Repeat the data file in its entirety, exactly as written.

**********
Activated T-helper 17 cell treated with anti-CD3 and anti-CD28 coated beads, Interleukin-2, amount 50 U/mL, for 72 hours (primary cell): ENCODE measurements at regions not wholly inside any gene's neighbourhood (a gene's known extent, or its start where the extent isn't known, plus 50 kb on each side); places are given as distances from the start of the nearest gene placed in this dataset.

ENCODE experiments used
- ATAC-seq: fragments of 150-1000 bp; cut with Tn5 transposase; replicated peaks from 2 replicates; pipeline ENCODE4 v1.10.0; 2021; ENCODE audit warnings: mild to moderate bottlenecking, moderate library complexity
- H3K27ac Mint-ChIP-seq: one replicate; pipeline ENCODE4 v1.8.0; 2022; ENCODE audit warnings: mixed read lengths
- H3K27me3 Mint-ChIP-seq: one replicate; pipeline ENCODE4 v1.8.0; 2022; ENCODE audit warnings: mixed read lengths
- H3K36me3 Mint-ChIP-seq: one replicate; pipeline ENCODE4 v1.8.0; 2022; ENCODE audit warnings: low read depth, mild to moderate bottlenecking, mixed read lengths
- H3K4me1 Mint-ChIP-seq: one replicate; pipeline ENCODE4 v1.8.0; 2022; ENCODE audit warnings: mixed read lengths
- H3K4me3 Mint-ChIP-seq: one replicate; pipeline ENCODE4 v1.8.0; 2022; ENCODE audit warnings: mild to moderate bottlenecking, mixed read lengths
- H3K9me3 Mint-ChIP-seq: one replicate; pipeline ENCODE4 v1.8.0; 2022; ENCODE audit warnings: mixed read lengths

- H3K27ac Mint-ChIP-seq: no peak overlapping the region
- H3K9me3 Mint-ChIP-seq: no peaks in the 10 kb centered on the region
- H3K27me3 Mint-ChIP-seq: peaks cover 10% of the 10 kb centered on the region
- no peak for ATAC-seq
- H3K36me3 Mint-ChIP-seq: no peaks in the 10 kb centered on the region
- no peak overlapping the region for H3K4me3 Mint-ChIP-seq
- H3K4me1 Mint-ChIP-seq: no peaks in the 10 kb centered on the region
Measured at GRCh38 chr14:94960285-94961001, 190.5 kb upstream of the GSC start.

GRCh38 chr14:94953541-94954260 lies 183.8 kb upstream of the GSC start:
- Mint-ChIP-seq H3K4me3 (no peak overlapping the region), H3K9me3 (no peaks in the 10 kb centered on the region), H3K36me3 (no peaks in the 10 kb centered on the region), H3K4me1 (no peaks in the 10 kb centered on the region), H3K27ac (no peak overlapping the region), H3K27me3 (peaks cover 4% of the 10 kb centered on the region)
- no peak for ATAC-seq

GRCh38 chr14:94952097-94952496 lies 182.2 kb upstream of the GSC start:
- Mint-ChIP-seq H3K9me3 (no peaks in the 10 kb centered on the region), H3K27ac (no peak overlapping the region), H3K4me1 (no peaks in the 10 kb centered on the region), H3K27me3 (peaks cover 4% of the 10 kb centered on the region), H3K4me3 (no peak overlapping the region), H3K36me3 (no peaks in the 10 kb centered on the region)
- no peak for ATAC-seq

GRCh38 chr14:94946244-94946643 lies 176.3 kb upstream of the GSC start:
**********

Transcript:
Activated T-helper 17 cell treated with anti-CD3 and anti-CD28 coated beads, Interleukin-2, amount 50 U/mL, for 72 hours (primary cell): ENCODE measurements at regions not wholly inside any gene's neighbourhood (a gene's known extent, or its start where the extent isn't known, plus 50 kb on each side); places are given as distances from the start of the nearest gene placed in this dataset.

ENCODE experiments used
- ATAC-seq: fragments of 150-1000 bp; cut with Tn5 transposase; replicated peaks from 2 replicates; pipeline ENCODE4 v1.10.0; 2021; ENCODE audit warnings: mild to moderate bottlenecking, moderate library complexity
- H3K27ac Mint-ChIP-seq: one replicate; pipeline ENCODE4 v1.8.0; 2022; ENCODE audit warnings: mixed read lengths
- H3K27me3 Mint-ChIP-seq: one replicate; pipeline ENCODE4 v1.8.0; 2022; ENCODE audit warnings: mixed read lengths
- H3K36me3 Mint-ChIP-seq: one replicate; pipeline ENCODE4 v1.8.0; 2022; ENCODE audit warnings: low read depth, mild to moderate bottlenecking, mixed read lengths
- H3K4me1 Mint-ChIP-seq: one replicate; pipeline ENCODE4 v1.8.0; 2022; ENCODE audit warnings: mixed read lengths
- H3K4me3 Mint-ChIP-seq: one replicate; pipeline ENCODE4 v1.8.0; 2022; ENCODE audit warnings: mild to moderate bottlenecking, mixed read lengths
- H3K9me3 Mint-ChIP-seq: one replicate; pipeline ENCODE4 v1.8.0; 2022; ENCODE audit warnings: mixed read lengths

- H3K27ac Mint-ChIP-seq: no peak overlapping the region
- H3K9me3 Mint-ChIP-seq: no peaks in the 10 kb centered on the region
- H3K27me3 Mint-ChIP-seq: peaks cover 10% of the 10 kb centered on the region
- no peak for ATAC-seq
- H3K36me3 Mint-ChIP-seq: no peaks in the 10 kb centered on the region
- no peak overlapping the region for H3K4me3 Mint-ChIP-seq
- H3K4me1 Mint-ChIP-seq: no peaks in the 10 kb centered on the region
Measured at GRCh38 chr14:94960285-94961001, 190.5 kb upstream of the GSC start.

GRCh38 chr14:94953541-94954260 lies 183.8 kb upstream of the GSC start:
- Mint-ChIP-seq H3K4me3 (no peak overlapping the region), H3K9me3 (no peaks in the 10 kb centered on the region), H3K36me3 (no peaks in the 10 kb centered on the region), H3K4me1 (no peaks in the 10 kb centered on the region), H3K27ac (no peak overlapping the region), H3K27me3 (peaks cover 4% of the 10 kb centered on the region)
- no peak for ATAC-seq

GRCh38 chr14:94952097-94952496 lies 182.2 kb upstream of the GSC start:
- Mint-ChIP-seq H3K9me3 (no peaks in the 10 kb centered on the region), H3K27ac (no peak overlapping the region), H3K4me1 (no peaks in the 10 kb centered on the region), H3K27me3 (peaks cover 4% of the 10 kb centered on the region), H3K4me3 (no peak overlapping the region), H3K36me3 (no peaks in the 10 kb centered on the region)
- no peak for ATAC-seq

GRCh38 chr14:94946244-94946643 lies 176.3 kb upstream of the GSC start: